A2AD:

• Chinese developments in the cyber domain are often cited as significant threats to U.S. naval operations. These threats range from jamming U.S. satellite and wireless communications networks, disrupting communications and preventing the means for effective Command and Control (C2), to cyber attacks on U.S. information technology, crippling dependent American C2 systems. Is China capable of executing cyber attacks that can cripple U.S. combat operations afloat?
• China has made a significant effort to build and buy a variety of the most modern and capable naval and air platforms currently available. These include new submarines, ships, and airplanes. Are these qualitatively superior to their American counterparts?
• China is also acquiring a variety of cutting edge high-end anti-ship cruise missiles and the already noted DF-21. Will these make it impossible for an afloat task force in its current incarnation to operate at sea in the Western Pacific as the U.S. Navy has grown accustomed to? Will these prove too much for the current generation of American countermeasures?

 

How much does this matter?

Quantity:

• While all the new weapons mentioned above present an abstract threat to U.S. naval forces in the sense that they seem extremely capable and represent the cutting edge of technology, are they now or will they ever exist in large enough numbers to present an actual threat to U.S. Navy operations?
• In the event of a Chinese invasion of Taiwan, the Chinese wouldn’t necessarily need numerical superiority over the U.S. force assembled in response, but how much capability would they need to bring to the fight in order to accomplish the mission? Regardless of how much “quality” navy they bring, how much “quantity” does China need before the balance tips in their favor?
• While all this new technology might be highly capable, Can Chinese forces effectively use it to maximum effect? Can they maintain this equipment? Do they have the logistics and infrastructure to support fielding it in combat?
• Are Chinese efforts towards cyber dominance integrated with their improvements in more conventional naval weapons and capabilities?

Strategy and Policy:

• Why are the Chinese pursuing a naval build-up? Is it driven by a bureaucratic impulse of the PLAN, a nationalist desire to be the regional hegemon, or the result of what China perceives as external security threats by the U.S. or other regional powers?
• What would drive China towards attempting a military takeover of Taiwan? Have they figured out how they would actually fight with the navy they have built?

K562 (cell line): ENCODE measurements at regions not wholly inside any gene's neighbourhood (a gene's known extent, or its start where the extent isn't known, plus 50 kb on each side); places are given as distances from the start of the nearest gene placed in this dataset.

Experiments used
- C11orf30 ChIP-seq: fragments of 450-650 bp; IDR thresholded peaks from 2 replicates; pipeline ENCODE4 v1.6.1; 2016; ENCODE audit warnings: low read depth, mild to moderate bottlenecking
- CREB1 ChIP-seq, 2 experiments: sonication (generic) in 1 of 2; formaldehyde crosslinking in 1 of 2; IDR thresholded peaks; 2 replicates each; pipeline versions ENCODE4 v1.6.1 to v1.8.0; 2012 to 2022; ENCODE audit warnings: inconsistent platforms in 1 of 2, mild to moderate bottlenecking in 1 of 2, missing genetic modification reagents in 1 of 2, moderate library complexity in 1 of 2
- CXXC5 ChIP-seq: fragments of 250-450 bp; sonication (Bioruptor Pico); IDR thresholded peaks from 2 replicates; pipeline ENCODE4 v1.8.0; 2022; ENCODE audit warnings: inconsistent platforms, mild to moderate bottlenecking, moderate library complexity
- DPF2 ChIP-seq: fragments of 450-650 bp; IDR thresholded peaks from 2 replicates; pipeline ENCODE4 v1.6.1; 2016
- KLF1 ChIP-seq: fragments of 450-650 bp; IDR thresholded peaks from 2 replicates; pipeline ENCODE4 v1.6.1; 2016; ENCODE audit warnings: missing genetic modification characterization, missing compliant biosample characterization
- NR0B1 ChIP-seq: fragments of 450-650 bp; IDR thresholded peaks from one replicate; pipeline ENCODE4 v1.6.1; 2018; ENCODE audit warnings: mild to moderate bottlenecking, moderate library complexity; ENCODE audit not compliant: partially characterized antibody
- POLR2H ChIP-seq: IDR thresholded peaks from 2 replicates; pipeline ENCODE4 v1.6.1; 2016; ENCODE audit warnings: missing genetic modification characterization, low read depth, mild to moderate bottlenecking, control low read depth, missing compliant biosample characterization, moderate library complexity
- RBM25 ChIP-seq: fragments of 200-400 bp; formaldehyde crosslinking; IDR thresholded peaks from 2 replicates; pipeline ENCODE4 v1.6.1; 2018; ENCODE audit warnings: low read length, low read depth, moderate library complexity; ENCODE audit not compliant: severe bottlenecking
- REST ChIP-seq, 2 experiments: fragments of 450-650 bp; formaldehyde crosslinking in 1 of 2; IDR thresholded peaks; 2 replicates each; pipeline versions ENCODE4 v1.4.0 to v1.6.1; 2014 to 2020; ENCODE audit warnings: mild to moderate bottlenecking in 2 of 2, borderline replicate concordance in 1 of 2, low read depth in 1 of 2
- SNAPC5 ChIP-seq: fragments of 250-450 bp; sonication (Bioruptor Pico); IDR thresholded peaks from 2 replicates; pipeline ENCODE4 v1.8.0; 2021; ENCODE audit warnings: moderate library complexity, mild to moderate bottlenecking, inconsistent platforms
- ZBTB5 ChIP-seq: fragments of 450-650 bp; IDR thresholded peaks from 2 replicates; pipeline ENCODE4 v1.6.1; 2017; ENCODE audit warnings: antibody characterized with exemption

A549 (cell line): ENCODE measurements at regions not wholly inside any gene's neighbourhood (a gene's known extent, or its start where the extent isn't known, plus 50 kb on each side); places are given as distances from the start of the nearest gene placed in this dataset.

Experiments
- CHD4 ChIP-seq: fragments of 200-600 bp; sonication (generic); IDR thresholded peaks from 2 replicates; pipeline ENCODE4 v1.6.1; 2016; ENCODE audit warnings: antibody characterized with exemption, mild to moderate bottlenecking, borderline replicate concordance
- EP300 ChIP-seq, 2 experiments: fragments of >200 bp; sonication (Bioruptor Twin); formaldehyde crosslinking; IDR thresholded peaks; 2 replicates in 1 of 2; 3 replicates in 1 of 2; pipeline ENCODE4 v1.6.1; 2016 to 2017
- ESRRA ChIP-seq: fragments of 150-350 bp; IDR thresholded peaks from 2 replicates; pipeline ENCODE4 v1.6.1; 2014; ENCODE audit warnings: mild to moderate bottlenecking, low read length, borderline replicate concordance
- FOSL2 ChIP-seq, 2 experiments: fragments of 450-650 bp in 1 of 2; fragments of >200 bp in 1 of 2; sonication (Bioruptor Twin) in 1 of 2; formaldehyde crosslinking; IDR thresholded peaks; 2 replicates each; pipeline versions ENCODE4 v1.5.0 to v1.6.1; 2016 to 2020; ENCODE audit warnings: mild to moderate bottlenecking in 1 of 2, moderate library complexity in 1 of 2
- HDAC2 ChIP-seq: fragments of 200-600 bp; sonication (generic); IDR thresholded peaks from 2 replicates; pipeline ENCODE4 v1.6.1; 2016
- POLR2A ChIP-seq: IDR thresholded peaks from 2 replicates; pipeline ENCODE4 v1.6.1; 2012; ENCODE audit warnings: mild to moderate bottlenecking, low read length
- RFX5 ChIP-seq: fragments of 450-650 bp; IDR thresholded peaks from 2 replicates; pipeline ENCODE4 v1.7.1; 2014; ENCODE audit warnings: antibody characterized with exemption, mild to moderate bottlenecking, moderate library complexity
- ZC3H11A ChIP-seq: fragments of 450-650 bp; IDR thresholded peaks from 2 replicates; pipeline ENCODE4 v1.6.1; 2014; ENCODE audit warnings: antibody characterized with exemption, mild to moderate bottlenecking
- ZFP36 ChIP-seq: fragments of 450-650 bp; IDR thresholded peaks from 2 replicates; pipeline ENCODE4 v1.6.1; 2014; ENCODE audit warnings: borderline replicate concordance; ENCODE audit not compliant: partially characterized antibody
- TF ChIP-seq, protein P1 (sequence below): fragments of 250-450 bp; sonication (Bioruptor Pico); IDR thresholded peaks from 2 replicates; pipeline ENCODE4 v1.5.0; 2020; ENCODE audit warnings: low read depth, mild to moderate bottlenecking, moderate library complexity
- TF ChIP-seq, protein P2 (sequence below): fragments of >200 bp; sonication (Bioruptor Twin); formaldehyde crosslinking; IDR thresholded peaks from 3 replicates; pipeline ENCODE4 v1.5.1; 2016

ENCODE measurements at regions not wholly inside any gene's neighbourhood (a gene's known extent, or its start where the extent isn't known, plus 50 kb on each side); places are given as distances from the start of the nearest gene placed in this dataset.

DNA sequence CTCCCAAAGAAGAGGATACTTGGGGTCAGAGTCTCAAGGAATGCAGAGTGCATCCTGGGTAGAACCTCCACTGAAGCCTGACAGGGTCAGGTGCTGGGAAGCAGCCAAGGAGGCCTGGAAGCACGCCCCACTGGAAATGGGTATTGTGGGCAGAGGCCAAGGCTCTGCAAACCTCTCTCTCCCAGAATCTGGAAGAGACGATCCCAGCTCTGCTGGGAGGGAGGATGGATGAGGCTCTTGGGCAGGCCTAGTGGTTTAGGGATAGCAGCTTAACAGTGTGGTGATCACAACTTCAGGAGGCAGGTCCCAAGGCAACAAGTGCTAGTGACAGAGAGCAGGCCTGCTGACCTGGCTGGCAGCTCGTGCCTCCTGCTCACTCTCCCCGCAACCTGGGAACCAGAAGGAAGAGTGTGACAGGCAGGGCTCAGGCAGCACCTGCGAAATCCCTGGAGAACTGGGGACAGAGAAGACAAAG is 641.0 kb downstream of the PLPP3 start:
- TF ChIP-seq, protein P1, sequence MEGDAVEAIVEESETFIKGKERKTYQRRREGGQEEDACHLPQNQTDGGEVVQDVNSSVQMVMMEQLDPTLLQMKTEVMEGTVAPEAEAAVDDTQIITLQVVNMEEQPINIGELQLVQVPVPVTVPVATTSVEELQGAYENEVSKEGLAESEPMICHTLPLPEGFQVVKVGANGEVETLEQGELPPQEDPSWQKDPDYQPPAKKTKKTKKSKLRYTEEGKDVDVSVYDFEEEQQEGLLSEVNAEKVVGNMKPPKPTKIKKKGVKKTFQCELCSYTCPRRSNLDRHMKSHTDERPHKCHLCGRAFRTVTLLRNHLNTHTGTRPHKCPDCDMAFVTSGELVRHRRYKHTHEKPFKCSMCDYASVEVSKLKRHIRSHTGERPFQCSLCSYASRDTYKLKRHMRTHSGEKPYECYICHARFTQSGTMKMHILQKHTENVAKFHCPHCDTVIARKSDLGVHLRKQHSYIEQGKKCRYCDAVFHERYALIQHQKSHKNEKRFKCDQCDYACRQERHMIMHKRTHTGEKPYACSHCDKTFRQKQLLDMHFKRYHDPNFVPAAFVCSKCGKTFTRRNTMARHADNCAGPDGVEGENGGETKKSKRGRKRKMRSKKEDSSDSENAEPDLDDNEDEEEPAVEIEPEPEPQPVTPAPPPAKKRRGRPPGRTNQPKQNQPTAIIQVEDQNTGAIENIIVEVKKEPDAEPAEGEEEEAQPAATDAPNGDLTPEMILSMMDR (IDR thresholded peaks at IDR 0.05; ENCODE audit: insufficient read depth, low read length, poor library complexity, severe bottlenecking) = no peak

• Does Chinese maritime strategy reflect the same principles as those of the U.S. Navy’s, in which maritime forces are important because they are the critical enablers for power projection across the globe, or do they simply represent an expansion of land power?

There are many conflicting answers to these questions, pointing towards many different potential conclusions. There is no simple answer as to whether Chinese naval modernization represents a grave threat to U.S. interests or what that means to the U.S. Navy’s acquisition efforts. Regardless, the need for deep and sustained analysis of China is merited and should be a high priority. In the mean time, one should be wary of simplistic analysis using the latest splashy announcement of a new Chinese ship/plane/missile to justify a particular course of action, particularly when linked to future defense acquisition strategies (Build more ships! Build less ships! Shift focus to/from carriers/amphibs/fighter jets/subs/SOF/unmanned systems/cyber!) Chinese capabilities and intentions need to be understood in their totality before driving shifts in U.S. defense policy.

Lieutenant Commander Mark Munson is a Naval Intelligence Officer and currently serves on the OPNAVstaff. He has previously served as at Naval Special Warfare Group FOUR, the Office of Naval Intelligence and onboard USS ESSEX (LHD 2). The views expressed are solely those of the author and do not reflect the official viewpoints or policies of the Department of Defense or the U.S. Government.